God has given some great talents; if they improve them for vain-glory to themselves to gain the popular applause, or the Hosannas of the learned, and so sacrifice all to their own net; what a sad meeting will such have at the great day with Christ? What master would endure that servant, to whom he has given money wherewith to buy a suit of good clothes to his master, if he should take that money, and buy therewith a suit to himself, which his master should have had? How can it be thought that God will suffer to go unpunished such a preacher as he has given a talent of gifts to, if he shall use these merely to gain a stipend or applause to himself therewith, not respecting the glory of his Master? Woe to thee, O my soul, if thou take this path wherein destroyers of men’s souls and of their own go.
(3) Consider that the applause of the world is worth nothing. It is hard to be gotten; for readily the applause of the unlearned is given to him whom the learned despise, and the learned applaud him whom the common people care not for. And when it is got, what have you? A vain empty puff of wind. They think much of thee, thou thinkest much of thyself, and in the meantime God thinks nothing of thee. Remember, O my soul, what Christ said to the Pharisees: ‘Ye are they which justify yourselves before men, but God knoweth your hearts. For that which is highly esteemed among men, is an abomination in the sight of God (Luke 16:15). Let this scare thee from seeking thyself.
(4) Consider, that seeking thy own glory is a dreadful and abominable thing.
First, in that thou then puttest thyself in God’s room. His glory should be that which thou shouldst aim at, but then thy base self must be sacrificed too. O tremble at this, O my soul, and split not on this rock, otherwise thou shalt be dashed in pieces.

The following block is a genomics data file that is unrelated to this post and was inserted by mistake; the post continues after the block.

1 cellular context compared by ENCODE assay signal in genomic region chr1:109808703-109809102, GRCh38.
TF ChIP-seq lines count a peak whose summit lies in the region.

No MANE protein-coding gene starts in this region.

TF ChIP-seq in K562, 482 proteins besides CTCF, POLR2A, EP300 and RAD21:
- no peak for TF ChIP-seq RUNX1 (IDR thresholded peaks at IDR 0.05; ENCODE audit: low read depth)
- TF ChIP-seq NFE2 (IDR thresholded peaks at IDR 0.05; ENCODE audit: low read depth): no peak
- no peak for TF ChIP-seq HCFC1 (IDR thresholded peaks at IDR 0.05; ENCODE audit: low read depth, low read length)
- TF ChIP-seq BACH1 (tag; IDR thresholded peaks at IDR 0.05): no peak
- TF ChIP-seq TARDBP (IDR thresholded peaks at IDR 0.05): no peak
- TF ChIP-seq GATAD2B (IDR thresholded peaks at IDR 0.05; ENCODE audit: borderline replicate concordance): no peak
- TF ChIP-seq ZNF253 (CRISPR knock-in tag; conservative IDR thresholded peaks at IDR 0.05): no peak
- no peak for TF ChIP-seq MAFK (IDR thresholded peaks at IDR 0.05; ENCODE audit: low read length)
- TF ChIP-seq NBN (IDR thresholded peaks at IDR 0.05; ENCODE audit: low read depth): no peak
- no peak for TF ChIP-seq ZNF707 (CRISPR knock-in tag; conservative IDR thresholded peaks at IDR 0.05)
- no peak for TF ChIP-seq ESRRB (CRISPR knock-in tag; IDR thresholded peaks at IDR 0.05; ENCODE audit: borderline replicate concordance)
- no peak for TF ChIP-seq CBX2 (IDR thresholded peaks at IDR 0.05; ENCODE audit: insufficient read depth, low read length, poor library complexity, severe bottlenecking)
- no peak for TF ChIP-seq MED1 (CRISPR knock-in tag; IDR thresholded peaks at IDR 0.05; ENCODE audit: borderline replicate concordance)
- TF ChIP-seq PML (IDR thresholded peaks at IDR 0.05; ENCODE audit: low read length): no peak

Second, in that it is the most gross dissembling with God that can be. Thou pretendest to preach Christ to a people; but seeking thy own glory, thou preachest thyself, and not him. Thou pretendest to be commending Christ and the ways of God to souls, and yet in the meantime thou commendest thyself. Will Christ sit with such a mocking of him? O my soul, beware of it; look not for it, but for his glory. Who would not take it for a base affront, to send a servant or a friend to court a woman for him, if he should court her for himself? And will not Christ be avenged on self-preaching ministers much more?
Third, in that it is base treachery and cruelty to the souls of hearers, when a man seeks to please their fancy more than to gain their souls, to get people to approve him more than to get them to approve themselves to God. This is a soul-murdering way, and it is dear-bought applause that is won by the blood of souls. O my soul, beware of this. Let them call thee what they will, but seek thou God’s glory and their good.
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It’s often the case, these days and in our circles, that we have to remind ourselves not to be the kind of brash, overzealous, bull-in-a-china-shop kind of people, who are too quick to judgment and too harsh in making people aware of their faults.
But we must also avoid swinging the pendulum in the opposite direction. We need to be admonished that as we do the hard work of Christian ministry—of shepherding God’s people (Ac 20:28; 1 Pet 5:1–2) and sharpening our brothers (cf. Prov 27:17)—that we not be so afraid to broach the difficult subjects with people that we wind up being guilty of their own blood (Ezek 3:18, 20). We want to be polite, we want to be longsuffering, we want to be understanding, we want to give the benefit of the doubt. But there are people in our congregations who know nothing of the grace of Christ. And if there are doubts in our minds about the state of their souls, we need to crucify our lust for their approbation, abandon such a “soul-murdering way,” and refuse to purchase their applause by the price of the blood of their souls.